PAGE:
Like most hotels, Pinehurst solicits feedback using guest satisfaction surveys. “Our approach is somewhat extreme,” says Nickelson, “and it’s debatable whether you should go this far.”  The guest survey takes an average of 26 minutes to complete. It’s a serious time commitment, and surveys are completed by approximately 8% of guest stays. The surveys begin with a series of questions about the reservations process, the on-property transportation, etc. After that, there are more specific questions about the quality of accommodations, restaurants, golf, spa, fitness, tennis and retail outlets, as well as the checkout process and any banquet business.

“We approach it from the standpoint that a guest will complete the survey because they’re either really happy or really dissatisfied with their experience at the property. For the person who is really happy, we want to have the opportunity to thank them for their business. What we really want to know about is our detractors, the people who are going to go home and tweet about their experience in a negative way or blast us on TripAdvisor.”

Pinehurst uses Net Promoter Score as a performance metric. In 2015, the goal was to achieve an overall score of 67. “We’re lagging behind slightly right now at 65,” says Nickelson. “Our low score over the past 5 years has been 62 and our high has been 65, which, overall, is excellent.”

Managers across the property are encouraged to reach out personally to dissatisfied guests, to find out what went wrong and what can be done to make their stay better in the future. “Very often, if it’s a poor experience, we’ll empower our managers to offer an incentive to come back and give it another try,” says Nickelson.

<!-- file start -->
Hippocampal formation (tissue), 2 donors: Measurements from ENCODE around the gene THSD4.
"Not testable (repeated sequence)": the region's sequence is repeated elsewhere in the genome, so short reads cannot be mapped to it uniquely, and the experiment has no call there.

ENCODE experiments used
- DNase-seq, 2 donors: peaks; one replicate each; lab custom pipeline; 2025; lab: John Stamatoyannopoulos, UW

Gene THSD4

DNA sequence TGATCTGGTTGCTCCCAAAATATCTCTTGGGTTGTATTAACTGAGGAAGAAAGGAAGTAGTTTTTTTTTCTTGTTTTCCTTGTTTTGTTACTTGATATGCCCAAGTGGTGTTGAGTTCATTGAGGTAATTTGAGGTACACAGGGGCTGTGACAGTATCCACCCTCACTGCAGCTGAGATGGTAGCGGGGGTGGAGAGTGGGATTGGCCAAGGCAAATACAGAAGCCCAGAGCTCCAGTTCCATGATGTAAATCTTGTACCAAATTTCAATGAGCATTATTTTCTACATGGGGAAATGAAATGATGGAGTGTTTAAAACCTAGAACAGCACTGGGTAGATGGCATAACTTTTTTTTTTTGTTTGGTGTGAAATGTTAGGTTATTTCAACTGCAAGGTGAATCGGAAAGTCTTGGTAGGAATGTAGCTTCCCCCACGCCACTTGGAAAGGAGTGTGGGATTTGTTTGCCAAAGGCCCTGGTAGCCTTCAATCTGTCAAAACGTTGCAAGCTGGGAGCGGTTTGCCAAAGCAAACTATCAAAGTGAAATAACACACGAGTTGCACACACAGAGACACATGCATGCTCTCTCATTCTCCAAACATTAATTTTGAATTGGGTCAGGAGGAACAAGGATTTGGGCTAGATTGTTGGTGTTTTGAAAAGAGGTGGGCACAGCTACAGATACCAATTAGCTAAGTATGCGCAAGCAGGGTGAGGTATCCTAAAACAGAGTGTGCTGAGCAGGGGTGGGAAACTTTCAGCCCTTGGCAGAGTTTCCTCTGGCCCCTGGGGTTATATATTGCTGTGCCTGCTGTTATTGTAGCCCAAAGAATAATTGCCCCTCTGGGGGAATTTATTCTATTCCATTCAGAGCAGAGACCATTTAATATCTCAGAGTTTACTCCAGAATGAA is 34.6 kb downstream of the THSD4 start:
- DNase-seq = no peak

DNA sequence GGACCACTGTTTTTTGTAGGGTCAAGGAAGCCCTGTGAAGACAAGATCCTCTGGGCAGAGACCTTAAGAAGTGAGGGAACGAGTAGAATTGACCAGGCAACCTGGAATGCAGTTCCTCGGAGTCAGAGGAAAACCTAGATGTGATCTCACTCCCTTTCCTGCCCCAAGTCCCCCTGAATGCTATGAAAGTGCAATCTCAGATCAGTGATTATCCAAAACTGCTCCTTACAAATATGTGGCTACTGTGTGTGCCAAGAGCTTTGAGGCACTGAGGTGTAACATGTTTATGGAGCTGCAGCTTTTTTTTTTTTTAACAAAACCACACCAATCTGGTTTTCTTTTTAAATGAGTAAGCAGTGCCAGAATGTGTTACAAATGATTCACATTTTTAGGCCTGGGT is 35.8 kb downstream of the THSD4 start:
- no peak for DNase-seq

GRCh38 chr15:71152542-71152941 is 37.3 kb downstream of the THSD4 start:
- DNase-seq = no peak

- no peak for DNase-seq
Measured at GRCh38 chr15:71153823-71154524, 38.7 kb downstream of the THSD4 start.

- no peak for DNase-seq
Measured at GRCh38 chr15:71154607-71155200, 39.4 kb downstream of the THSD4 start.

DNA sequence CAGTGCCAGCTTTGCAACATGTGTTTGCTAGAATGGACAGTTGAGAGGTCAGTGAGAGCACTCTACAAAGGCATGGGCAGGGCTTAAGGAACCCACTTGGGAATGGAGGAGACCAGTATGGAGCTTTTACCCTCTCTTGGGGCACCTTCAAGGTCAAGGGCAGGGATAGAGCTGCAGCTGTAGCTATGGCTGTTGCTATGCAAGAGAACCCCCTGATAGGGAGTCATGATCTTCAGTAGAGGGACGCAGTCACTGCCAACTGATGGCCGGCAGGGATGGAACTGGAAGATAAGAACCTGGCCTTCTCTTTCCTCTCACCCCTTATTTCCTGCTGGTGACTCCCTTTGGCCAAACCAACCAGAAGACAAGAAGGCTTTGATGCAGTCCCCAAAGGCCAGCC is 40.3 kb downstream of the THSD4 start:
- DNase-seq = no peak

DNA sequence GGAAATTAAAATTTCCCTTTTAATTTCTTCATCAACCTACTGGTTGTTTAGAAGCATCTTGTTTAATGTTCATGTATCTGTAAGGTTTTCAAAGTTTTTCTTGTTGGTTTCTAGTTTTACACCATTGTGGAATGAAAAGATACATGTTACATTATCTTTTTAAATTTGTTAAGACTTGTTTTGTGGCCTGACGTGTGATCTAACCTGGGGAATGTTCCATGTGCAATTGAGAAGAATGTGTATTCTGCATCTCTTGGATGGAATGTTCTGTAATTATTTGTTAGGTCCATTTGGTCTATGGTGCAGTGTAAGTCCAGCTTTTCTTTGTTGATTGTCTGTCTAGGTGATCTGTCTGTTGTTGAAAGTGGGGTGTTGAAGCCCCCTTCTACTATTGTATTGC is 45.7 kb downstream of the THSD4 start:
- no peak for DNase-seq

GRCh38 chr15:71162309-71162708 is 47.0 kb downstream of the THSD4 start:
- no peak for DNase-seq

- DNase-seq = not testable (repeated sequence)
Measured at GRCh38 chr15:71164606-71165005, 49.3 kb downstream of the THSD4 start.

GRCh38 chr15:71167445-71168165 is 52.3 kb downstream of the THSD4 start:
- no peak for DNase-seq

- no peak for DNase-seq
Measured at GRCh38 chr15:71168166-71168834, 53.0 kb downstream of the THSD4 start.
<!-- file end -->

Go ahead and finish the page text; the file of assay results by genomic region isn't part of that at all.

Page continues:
There are more than 100 managers at Pinehurst across its golf courses, club houses, retail shops and dining outlets. Approximately 20 of them serve as division heads. They range from the food and beverage director and the fine dining director to the director of IT and the controller and marketing manager. Each of the senior managers may have multiple managers below them, and each one of them has an impact on the guest experience.

According to Nickelson, the role of technology in delivering a positive guest experience is that everything works as it is supposed to work. “It’s bad when a guest’s first experience with a hotel is with someone in central reservations who, instead of finding a way to make friendly chit chat, is complaining that their computer is too slow,” says Nickelson, who notes that both the technology solution partner and the hotel’s own IT department need to take responsibility for any performance issues that arise. “We need to be partners with our technology provider to make sure that we deliver a seamless, smooth and really great experience for the guest,” he says.

According to Nickelson, the job of personalizing the guest experience falls mainly on the local IT department.  “The tools are there to transmit guest data to the managers so they’re able to personalize the experience,” he says.

Nickelson cautions hoteliers about the risk of doing too much customization with a technology solution. “Pick a product that fits your needs,” he says. “The one that’s closest to your needs is the right one. When you attempt to customize a product that’s designed to be used in a certain way, then every time you take an upgrade it creates a disaster. The solution provider can’t possibly take into account every property’s customized modules when they do an upgrade. Every vendor can only meet so many needs.”